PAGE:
Abstract ideas are unpopular. I hesitate every time I post an article discussing an abstract idea. There is no one around me who is willing to listen and discuss abstract ideas with me. In the office I am surrounded by PhDs who went to the best schools of this country. Almost all of them received their degrees from the Ivy League universities. None of them can tolerate to hear abstractions of spiritual philosophy. Such is the state of the world today!
At the opposite end of the spectrum, I have friends who are spiritual practitioners but they are not interested in abstractions either. They are only interested in spiritual practice. They keep saying “Yoga is 10% theory, 90% practice.”
None of my family members are interested in my ideas either. Do I feel lonely? Not really. I feel very isolated but I don’t feel lonely. I keep writing about abstract ideas.
Sometimes I repeat myself but I do this on purpose. The blog format and the way the search engines work make it necessary to repeat for emphasis.
How do we develop our abstract thinking ability? My PhD friends in the office are highly educated people. They consider themselves abstract thinkers because they can think mathematically and they can think algorithmicaly. So if you ask them they would say: “study mathematics, learn computer programming.” This boils down to practices of symbolic thinking. Most scientists are abstract thinkers in the sense that they can construct an abstract model of the world in their minds or in their computers and draw logical conclusions and make predictions by using the symbolic structure of their mental models.
There are subtler forms of abstract thinking. For example, finding connections is very different from mathematical or algorithmic thinking. Finding connections is also very different from answering “how,” “why”, or “what” questions. The mental activity involved in finding connections is very different from the mental activity involved in constructing an abstract model of the world.
There are even subtler forms of abstract thinking. I differentiate intuitive thinking from other types of abstract thinking.
Intuitive thinking is not really thinking. It is more like a feeling. Intuitive thinking takes place in the Vigyanamaya Kosha of the human mind. The other types of abstract thinking mentioned above take place in the Atimanas Kosha and the Manomaya Kosha.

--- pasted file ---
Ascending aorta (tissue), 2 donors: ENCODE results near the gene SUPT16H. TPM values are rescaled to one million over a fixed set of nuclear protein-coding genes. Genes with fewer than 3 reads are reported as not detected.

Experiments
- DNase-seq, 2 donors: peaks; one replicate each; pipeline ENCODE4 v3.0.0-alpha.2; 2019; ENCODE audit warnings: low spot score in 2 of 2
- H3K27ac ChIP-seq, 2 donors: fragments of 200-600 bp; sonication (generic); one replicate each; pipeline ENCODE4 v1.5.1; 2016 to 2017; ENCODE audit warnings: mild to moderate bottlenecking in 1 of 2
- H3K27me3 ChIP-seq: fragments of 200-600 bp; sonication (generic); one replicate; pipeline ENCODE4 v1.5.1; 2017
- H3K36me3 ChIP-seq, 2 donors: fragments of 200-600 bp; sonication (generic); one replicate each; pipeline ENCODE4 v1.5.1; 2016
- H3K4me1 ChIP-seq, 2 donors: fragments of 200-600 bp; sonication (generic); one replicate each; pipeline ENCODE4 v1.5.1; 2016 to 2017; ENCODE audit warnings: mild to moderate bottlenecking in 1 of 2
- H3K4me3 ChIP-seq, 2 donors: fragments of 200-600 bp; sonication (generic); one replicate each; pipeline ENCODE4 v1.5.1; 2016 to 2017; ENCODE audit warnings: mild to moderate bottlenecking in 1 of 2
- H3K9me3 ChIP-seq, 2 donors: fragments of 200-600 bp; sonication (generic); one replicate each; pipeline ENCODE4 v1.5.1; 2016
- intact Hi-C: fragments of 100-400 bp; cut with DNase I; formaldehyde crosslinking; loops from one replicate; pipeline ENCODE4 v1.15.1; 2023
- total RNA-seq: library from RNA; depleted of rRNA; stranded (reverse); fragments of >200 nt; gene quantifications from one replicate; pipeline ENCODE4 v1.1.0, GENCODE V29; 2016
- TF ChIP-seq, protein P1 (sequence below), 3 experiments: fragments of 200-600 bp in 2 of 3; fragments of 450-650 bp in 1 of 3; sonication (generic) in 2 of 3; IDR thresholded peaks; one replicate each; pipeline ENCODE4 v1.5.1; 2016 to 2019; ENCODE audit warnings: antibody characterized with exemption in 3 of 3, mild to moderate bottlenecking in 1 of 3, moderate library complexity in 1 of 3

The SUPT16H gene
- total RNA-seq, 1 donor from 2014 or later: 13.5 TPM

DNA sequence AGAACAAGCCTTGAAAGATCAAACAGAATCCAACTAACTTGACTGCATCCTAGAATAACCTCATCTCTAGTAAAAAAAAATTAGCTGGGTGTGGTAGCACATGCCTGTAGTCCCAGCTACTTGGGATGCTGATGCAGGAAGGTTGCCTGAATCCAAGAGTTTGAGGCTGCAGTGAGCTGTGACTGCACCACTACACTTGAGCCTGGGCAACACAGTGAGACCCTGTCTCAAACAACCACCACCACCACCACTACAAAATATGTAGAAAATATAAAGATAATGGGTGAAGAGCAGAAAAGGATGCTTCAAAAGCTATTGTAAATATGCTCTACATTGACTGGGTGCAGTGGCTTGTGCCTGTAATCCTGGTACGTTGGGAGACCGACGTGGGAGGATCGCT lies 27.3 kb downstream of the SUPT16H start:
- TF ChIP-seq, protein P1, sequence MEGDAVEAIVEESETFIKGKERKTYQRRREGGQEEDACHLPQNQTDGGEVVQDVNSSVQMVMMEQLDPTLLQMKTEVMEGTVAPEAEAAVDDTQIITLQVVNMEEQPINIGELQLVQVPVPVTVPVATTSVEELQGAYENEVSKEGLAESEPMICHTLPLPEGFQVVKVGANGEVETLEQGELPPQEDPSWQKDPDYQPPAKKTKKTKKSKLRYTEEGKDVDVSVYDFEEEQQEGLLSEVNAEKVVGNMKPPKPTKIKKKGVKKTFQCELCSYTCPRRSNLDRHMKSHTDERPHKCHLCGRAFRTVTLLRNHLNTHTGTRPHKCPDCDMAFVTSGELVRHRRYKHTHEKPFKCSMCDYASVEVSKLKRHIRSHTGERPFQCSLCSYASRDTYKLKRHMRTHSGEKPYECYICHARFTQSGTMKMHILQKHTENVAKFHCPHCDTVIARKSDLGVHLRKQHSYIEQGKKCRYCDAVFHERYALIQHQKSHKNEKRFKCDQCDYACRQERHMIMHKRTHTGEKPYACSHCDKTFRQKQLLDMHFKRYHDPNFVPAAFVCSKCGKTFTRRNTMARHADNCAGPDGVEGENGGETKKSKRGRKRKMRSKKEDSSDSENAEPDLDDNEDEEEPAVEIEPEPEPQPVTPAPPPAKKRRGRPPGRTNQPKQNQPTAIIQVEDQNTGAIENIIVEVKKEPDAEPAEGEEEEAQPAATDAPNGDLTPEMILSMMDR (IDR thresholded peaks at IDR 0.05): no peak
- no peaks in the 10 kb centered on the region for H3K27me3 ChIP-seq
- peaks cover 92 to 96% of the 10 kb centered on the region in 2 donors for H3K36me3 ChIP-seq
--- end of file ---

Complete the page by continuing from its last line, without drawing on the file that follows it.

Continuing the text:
Intuitive experiences cover a wide range of feelings but it is possible to classify them into two groups. Some intuitive experiences can be classified as conceptual understanding. The other type involves ecstatic experiences.
I consider conceptual understanding an intuitive experience. Conceptual understanding is closer to insight but still different. Insight involves intellectual knowledge. Insight may develop after we construct an abstract model of the world in our minds. In conceptual understanding full intellectual knowledge is lacking but you feel the truth. Intuition is a feeling. Intuition is not intellectual knowledge. Intuition is the feeling of truth.
I would like to mention a particular type of intuitive experience that I call a ‘glimpse’ which belongs to the category of conceptual understanding. Glimpses happen in those brief moments of clarity when we have tranquility of mind. In those moments, the Cosmic Consciousness is partially reflected on the surface of our mental plate resulting in an understanding of a particular aspect of Reality.
Scientists and other intuitive thinkers have received these glimpses. A glimpse may lead to a scientific model. The intuitive flash may be communicated to other minds in the form of a scientific model. Translating a glimpse into a scientific model requires hard work. A glimpse is a gift from God. Intuition develops with spiritual practice but ultimately glimpses are gifts from God.
A glimpse is not a vision. A vision is a broader and more penetrating intuitive experience. The vision, however, no matter how illuminating, cannot compare to the direct experience of a spiritual touch. No matter how brief, a spiritual touch gives a person full knowledge with absolute conviction. Visions do not provide absolute conviction. One may experience a vision and ask, “Was it a dream? Was it an hallucination?” After the spiritual touch there are no doubts. In a spiritual touch experience you feel the burning touch of God in your heart while soaring in ecstasy. Spiritual touch experiences are very rare. God graces us with such experiences usually when we are in the midst of great suffering.